Matthew R Goddard

Summary

Affiliation: University of Auckland
Country: New Zealand

Publications

  1. ncbi request reprint Sex increases the efficacy of natural selection in experimental yeast populations
    Matthew R Goddard
    NERC Centre for Population Biology and Department of Biological Sciences, Imperial College London, Silwood Park Campus, Ascot SL5 7PY, UK
    Nature 434:636-40. 2005
  2. pmc Invasion and persistence of a selfish gene in the Cnidaria
    Matthew R Goddard
    School of Biological Sciences, University of Auckland, New Zealand National Environment Research Council Centre for Population Biology, Imperial College, London, United Kingdom
    PLoS ONE 1:e3. 2006
  3. ncbi request reprint Quantifying the complexities of Saccharomyces cerevisiae's ecosystem engineering via fermentation
    Matthew R Goddard
    School of Biological Sciences, University of Auckland, Auckland, New Zealand
    Ecology 89:2077-82. 2008
  4. doi request reprint A distinct population of Saccharomyces cerevisiae in New Zealand: evidence for local dispersal by insects and human-aided global dispersal in oak barrels
    Matthew R Goddard
    The School of Biological Sciences, University of Auckland, Auckland, New Zealand
    Environ Microbiol 12:63-73. 2010
  5. pmc Quantifying variation in the ability of yeasts to attract Drosophila melanogaster
    Loida Palanca
    School of Biological Sciences, The University of Auckland, Auckland, New Zealand
    PLoS ONE 8:e75332. 2013
  6. pmc Population genetics of the wild yeast Saccharomyces paradoxus
    Louise J Johnson
    Department of Biological Sciences, Imperial College at Silwood Park, Ascot SL5 7PY, United Kingdom
    Genetics 166:43-52. 2004
  7. ncbi request reprint Adaptation for horizontal transfer in a homing endonuclease
    Vassiliki Koufopanou
    Department of Biology, Imperial College, Silwood Park, Ascot, Berkshire, UK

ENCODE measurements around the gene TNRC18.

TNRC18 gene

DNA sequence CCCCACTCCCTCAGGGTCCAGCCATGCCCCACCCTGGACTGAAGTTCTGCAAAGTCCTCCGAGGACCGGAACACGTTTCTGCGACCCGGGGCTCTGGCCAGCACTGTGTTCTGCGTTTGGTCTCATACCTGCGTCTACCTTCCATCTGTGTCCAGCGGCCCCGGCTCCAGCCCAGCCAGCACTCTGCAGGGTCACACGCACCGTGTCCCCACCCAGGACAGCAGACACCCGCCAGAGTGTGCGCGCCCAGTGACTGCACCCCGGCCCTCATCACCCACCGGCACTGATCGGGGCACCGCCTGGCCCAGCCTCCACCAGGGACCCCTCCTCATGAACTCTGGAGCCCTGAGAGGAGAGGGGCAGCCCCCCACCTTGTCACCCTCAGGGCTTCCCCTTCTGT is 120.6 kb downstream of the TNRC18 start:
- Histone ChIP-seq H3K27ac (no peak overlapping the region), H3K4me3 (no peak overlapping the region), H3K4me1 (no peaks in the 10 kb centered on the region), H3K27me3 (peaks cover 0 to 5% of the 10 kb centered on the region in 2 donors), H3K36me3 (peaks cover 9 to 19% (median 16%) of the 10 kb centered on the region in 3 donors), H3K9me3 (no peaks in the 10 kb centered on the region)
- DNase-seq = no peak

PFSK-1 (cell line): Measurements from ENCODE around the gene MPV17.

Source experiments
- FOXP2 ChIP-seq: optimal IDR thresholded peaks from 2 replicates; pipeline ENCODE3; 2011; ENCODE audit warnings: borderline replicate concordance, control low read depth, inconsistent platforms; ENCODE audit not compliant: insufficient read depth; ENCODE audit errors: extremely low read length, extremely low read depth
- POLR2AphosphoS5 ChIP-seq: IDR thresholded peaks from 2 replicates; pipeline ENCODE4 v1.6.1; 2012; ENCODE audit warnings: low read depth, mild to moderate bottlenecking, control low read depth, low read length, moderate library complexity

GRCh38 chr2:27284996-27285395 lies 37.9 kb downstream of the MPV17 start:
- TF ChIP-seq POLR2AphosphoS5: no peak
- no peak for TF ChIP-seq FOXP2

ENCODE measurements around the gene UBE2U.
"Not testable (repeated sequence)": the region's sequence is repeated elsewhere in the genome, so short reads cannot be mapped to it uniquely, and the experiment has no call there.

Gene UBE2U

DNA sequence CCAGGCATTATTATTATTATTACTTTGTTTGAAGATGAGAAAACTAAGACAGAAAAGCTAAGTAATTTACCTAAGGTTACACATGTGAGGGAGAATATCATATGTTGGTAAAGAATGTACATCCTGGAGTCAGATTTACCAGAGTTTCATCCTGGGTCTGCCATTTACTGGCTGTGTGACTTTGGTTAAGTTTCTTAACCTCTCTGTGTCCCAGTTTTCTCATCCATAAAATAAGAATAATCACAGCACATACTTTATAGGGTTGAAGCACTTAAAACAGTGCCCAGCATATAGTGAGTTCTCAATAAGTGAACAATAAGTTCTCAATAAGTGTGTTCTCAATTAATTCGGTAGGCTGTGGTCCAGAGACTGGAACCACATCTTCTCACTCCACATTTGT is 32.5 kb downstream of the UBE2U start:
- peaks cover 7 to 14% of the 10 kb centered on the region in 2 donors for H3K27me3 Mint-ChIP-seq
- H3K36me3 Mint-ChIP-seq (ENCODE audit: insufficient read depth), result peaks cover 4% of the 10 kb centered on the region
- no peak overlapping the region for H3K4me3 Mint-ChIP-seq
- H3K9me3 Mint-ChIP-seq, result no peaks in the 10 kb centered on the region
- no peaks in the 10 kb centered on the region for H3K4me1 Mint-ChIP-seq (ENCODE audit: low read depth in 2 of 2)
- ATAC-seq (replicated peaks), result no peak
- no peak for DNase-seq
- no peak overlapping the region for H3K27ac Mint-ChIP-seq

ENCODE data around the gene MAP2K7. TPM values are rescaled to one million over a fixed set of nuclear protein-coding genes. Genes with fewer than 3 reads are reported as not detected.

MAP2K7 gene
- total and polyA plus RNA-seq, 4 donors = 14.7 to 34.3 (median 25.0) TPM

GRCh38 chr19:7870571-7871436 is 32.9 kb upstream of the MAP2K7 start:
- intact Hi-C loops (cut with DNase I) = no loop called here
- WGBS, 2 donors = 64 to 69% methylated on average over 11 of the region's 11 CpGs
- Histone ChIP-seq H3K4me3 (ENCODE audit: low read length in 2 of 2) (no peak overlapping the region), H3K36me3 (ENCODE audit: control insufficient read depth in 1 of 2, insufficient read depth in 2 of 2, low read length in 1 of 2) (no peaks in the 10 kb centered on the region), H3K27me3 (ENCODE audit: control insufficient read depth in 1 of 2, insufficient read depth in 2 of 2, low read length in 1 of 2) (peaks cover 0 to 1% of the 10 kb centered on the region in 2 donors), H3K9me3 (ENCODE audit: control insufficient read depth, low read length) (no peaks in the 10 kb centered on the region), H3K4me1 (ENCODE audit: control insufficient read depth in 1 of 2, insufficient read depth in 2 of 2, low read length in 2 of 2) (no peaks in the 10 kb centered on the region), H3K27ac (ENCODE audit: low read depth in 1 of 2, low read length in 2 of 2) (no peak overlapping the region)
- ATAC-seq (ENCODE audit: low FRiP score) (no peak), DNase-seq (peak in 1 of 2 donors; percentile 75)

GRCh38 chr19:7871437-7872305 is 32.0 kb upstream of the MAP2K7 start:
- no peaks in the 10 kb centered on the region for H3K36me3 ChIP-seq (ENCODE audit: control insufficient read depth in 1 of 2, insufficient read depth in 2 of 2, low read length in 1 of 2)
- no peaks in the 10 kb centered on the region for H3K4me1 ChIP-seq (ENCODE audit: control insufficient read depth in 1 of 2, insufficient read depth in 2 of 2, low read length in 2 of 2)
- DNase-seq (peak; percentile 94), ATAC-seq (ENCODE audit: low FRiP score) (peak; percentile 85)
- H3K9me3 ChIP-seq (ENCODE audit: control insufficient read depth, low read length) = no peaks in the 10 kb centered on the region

Mol Biol Evol 19:239-46. 2002
  8. doi request reprint A database of microsatellite genotypes for Saccharomyces cerevisiae
    Keith D Richards
    School of Biological Sciences, University of Auckland, Private Bag 92019, Auckland, New Zealand
    Antonie Van Leeuwenhoek 96:355-9. 2009
  9. doi request reprint Saccharomyces paradoxus and Saccharomyces cerevisiae reside on oak trees in New Zealand: evidence for migration from Europe and interspecies hybrids
    Hanyao Zhang
    School of Biological Sciences, University of Auckland, Auckland, New Zealand
    FEMS Yeast Res 10:941-7. 2010
  10. pmc A parasitic selfish gene that affects host promiscuity
    Paulina Giraldo-Perez
    The School of Biological Sciences, The University of Auckland, Private Bag 92109, Auckland Mail Centre, Auckland, New Zealand
    Proc Biol Sci 280:20131875. 2013

Collaborators

Detail Information

Publications15

  1. ncbi request reprint Sex increases the efficacy of natural selection in experimental yeast populations
    Matthew R Goddard
    NERC Centre for Population Biology and Department of Biological Sciences, Imperial College London, Silwood Park Campus, Ascot SL5 7PY, UK
    Nature 434:636-40. 2005
    ..We show that, as predicted by the theory, sex increases the rate of adaptation to a new harsh environment but has no measurable effect on fitness in a new benign environment where there is little selection...
  2. pmc Invasion and persistence of a selfish gene in the Cnidaria
    Matthew R Goddard
    School of Biological Sciences, University of Auckland, New Zealand National Environment Research Council Centre for Population Biology, Imperial College, London, United Kingdom
    PLoS ONE 1:e3. 2006
    ..Although HEGs are found in a variety of microbes, we found the previous discovery of this type of selfish genetic element in the mitochondria of a sea anemone surprising...
  3. ncbi request reprint Quantifying the complexities of Saccharomyces cerevisiae's ecosystem engineering via fermentation
    Matthew R Goddard
    School of Biological Sciences, University of Auckland, Auckland, New Zealand
    Ecology 89:2077-82. 2008
    ..cerevisiae, and other organisms that access the fruit resource, including humans, are exposed to...
  4. doi request reprint A distinct population of Saccharomyces cerevisiae in New Zealand: evidence for local dispersal by insects and human-aided global dispersal in oak barrels
    Matthew R Goddard
    The School of Biological Sciences, University of Auckland, Auckland, New Zealand